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Do Smooth Savinellis Have Fills?

Maddis

Sales
Sales
#21
IMG_6212.jpg

Some anecdotal data. This is a random $25 block of briar. Or it could be, say, a $15-$20 block if you buy a few thousand at a time like a larger scale manufacturer could. Would this "good" a block be used on a smooth pipe that ultimately had a retail price of $200? I don't know, but I would guess not. Still, let's assume this is representative of the quality block that would go into a $200 smooth pipe from a larger production company like SAV or Pete. The larger flaw with the arrow pointed to it is a smaller version of something I was chasing away. The smaller circled one is a new story emerging from the chase. Who knows what the next chapter is? ----> This block is full of "flaws." I don't like thinking of them with that terminology, but whatever you call them, they're everywhere.

This is one big advantage of drilling after shaping btw, but that's definitely not happening with the pipes we're talking about.
 

Bernie Rain

Well-known member
#24
I don’t believe there are any fills in brylon pipes. Just in case that’s important to you.
Nice irony, or perhaps sarcasm is a more fitting term - but:
It is totally legit expecting a smooth pipe to be fill-free, at least in my opinion.
I do not think that somebody here is as arrogant as to say: "Throw the whole block away!"
Sandblasting, or rustication have their "raison d'être" for a reason.
 

Sasquatch

Wizzard
Staff member
#26
Nice irony, or perhaps sarcasm is a more fitting term - but:
It is totally legit expecting a smooth pipe to be fill-free, at least in my opinion.
I do not think that somebody here is as arrogant as to say: "Throw the whole block away!"
Sandblasting, or rustication have their "raison d'être" for a reason.
On the surface (haha) I'd agree with this, but the truth is, unless every smooth pipe is going to be 400 bucks, it can't happen. There are many really good blocks that with just one fill make an absolutely beautiful pipe, and it would be a shame to throw out a bunch of babies with the bathwater, as it were. So it allows manufacturers to make smooths at reasonable price points, and hopefully they don't get carried away (I saw Peterson Sherlock Holmes where the shank was more putty than briar).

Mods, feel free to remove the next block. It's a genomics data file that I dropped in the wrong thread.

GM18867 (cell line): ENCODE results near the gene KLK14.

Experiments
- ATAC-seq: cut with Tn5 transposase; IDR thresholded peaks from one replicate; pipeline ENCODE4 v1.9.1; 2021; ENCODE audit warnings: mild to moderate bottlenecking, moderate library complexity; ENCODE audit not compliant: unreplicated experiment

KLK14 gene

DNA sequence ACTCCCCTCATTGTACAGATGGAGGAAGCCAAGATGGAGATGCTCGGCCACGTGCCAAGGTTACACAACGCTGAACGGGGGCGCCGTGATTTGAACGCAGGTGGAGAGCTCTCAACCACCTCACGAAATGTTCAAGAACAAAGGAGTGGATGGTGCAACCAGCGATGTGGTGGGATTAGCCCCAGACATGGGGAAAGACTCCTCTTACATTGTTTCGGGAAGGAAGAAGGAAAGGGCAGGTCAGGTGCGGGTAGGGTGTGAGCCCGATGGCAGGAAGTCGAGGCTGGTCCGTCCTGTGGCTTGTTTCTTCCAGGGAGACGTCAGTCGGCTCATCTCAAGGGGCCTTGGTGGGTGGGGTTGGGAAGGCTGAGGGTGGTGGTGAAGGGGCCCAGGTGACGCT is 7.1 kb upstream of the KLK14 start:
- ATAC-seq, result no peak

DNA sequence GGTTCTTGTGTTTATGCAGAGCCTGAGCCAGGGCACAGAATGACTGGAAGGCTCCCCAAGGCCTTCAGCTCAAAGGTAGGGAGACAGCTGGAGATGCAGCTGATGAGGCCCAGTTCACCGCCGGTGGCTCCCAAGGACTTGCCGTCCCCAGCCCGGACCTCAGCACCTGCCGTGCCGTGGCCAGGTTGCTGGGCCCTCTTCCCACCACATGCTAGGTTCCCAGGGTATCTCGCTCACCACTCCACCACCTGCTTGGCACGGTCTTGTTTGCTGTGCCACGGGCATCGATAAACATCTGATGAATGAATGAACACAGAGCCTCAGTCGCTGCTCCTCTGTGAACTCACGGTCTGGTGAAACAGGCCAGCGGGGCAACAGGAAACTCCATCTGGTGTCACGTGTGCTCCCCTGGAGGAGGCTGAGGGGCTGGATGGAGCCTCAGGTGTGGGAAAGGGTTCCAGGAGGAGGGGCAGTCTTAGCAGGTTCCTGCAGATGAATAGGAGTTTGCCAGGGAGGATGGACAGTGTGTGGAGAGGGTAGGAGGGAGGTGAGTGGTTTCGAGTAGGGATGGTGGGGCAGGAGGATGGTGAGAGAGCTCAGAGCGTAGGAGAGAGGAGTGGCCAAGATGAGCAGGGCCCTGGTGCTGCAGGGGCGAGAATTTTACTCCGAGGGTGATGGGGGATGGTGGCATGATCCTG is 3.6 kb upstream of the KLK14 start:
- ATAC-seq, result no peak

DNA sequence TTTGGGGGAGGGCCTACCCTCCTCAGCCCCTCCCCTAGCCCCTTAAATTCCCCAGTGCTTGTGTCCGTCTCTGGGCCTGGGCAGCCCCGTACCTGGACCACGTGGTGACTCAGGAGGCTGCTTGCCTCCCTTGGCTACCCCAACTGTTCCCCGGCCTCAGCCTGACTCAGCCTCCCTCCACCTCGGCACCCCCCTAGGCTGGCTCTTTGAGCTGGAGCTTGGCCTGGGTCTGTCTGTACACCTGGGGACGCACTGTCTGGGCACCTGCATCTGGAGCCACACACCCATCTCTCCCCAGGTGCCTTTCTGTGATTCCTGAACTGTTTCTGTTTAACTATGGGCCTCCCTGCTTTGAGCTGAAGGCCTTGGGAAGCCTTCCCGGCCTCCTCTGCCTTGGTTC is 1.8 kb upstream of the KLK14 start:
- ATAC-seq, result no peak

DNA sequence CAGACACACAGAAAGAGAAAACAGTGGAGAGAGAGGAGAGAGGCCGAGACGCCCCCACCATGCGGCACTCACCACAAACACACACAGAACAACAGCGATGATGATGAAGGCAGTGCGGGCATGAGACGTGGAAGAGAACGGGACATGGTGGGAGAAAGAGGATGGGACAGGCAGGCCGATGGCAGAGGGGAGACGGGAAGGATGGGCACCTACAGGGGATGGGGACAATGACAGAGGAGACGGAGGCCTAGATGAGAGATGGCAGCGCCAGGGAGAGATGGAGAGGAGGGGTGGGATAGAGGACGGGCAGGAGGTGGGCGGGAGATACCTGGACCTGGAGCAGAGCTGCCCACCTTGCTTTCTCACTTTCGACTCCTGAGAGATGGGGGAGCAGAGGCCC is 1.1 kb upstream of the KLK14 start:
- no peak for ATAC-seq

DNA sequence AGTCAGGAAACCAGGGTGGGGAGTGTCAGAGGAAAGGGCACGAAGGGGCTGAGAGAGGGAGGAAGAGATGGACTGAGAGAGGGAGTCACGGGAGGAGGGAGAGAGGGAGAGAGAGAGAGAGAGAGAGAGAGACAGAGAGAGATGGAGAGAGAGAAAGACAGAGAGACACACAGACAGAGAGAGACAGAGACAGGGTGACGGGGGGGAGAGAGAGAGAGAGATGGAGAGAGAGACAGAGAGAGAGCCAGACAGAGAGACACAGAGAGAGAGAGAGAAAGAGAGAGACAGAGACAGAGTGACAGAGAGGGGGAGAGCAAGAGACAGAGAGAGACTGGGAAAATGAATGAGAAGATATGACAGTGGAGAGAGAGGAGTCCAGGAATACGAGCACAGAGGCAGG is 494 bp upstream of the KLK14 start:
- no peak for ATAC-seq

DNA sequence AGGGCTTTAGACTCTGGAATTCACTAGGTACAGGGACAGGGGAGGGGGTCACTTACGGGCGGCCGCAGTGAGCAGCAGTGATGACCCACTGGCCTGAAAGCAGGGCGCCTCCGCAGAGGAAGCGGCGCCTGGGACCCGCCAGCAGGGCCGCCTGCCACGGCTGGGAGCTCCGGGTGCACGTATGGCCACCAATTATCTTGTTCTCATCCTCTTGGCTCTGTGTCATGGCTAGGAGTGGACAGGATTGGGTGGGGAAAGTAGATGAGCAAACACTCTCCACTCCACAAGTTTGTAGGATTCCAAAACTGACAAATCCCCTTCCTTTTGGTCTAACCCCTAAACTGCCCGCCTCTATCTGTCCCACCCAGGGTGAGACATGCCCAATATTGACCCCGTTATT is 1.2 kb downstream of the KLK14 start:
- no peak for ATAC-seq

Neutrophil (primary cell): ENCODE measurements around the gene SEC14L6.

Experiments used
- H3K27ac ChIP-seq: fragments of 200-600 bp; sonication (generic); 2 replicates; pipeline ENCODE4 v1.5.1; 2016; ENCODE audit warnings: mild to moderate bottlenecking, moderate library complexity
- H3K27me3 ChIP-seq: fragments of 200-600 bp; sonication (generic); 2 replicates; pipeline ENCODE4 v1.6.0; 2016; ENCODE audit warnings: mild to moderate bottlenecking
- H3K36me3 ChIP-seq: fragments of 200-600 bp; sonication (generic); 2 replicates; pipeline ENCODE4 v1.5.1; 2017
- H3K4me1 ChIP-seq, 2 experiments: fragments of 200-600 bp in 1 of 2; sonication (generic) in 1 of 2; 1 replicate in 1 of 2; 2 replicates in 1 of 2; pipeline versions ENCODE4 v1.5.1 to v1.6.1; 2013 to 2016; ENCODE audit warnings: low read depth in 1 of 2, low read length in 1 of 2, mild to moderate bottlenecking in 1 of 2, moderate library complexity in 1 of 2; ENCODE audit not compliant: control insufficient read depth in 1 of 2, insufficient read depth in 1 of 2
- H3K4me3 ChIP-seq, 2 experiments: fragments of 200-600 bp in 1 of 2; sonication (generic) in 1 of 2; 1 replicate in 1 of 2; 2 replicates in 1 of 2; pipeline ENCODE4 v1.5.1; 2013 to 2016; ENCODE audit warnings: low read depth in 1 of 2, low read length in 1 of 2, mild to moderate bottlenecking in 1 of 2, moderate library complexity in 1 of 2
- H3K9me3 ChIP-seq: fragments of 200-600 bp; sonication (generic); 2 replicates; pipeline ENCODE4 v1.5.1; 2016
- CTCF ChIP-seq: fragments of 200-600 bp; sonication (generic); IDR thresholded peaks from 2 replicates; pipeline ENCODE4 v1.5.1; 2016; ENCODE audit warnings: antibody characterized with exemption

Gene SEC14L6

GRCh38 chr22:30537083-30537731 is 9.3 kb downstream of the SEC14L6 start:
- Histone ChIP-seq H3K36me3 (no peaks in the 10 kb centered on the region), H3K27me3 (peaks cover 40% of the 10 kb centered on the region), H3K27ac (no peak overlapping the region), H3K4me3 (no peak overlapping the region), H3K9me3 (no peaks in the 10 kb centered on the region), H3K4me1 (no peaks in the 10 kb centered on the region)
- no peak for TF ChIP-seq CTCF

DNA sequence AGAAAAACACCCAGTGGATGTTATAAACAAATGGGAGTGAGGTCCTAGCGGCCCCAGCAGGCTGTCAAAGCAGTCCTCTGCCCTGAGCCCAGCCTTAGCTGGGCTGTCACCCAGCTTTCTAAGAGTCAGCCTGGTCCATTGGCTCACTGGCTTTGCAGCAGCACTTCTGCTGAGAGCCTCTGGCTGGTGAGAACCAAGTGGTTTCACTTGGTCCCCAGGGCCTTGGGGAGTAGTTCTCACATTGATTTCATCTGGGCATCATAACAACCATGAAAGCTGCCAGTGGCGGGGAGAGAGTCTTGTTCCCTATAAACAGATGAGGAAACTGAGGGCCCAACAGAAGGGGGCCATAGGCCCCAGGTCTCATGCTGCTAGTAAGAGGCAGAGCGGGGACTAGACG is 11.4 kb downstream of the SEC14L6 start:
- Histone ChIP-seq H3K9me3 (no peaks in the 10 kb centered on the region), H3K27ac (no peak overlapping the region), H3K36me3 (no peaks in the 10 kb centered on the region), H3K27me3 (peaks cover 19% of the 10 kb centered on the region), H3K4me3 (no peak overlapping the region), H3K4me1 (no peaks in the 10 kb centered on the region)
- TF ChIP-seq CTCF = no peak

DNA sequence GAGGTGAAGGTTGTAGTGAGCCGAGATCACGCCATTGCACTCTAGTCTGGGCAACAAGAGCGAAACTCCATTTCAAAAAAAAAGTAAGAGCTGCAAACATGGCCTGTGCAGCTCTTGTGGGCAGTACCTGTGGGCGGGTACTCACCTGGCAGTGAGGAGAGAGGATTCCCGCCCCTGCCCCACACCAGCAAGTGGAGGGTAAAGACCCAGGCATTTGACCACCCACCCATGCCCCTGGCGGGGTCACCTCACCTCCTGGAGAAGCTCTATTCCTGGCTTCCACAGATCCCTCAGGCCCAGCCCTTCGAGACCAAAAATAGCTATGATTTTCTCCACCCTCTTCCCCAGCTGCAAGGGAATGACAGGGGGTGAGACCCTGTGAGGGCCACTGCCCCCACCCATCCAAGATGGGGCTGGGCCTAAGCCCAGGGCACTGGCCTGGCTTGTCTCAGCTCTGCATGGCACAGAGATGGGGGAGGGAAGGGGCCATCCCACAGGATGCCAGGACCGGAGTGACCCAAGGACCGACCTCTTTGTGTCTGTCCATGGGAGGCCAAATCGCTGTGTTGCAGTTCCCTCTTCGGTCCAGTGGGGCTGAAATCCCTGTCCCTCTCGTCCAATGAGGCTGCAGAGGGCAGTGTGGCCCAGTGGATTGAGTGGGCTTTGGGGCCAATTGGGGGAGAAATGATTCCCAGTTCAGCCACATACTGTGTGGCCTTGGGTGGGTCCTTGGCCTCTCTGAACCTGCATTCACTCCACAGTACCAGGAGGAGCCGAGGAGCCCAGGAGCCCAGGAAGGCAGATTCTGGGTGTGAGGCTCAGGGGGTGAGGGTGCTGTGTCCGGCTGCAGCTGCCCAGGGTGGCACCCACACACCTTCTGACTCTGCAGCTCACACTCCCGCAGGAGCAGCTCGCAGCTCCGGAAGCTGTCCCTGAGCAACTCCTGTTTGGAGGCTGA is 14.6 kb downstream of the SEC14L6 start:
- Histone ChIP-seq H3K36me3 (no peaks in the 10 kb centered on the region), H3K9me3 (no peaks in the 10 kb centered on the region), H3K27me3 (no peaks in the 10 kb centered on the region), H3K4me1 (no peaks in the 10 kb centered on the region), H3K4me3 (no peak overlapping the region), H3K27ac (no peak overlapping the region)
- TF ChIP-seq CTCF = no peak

There's levels for all this stuff - my Christmas pipes this year were a good example - I got lots of smooths out of the briar (12 bought: 1 wormy, 3 thrown away while working, total of 8 pipes I think - and got like, 7 smooths and 1 rustic, very strange). But the smooths were very very plain, no grain really, just a brown block of wood. I'd much prefer to make smooths with all kinds of stripes and birdeye and stuff, and so pretty often I will rusticate or blast a pipe even if it's a technically good enough to be a smooth, just to keep my smooth grade as my best pieces.
 

Bernie Rain

Well-known member
#27
...pretty often I will rusticate or blast a pipe even if it's a technically good enough to be a smooth, just to keep my smooth grade as my best pieces.
This is called "building a reputation".
I have 2 "Modica" (Ser Jacopo) pipes (smooth), did cost me as much as a "medium" Savinelli.
The Ser Jacopo "Seconds" (if you want to call the modicas so) are free of fills.
They don't have beautiful grain, but aren't speckled with fills like my Savinelli.

.. unless every smooth pipe is going to be 400 bucks, it can't happen...
I don't expect a 65,- EUR "Vauen" pipe (smooth) to be free of fills.
But I have one (it was my first pipe) and it is free of fills.

I expect a smooth Savinelli to have fills, unless I buy a "Linea Artisan".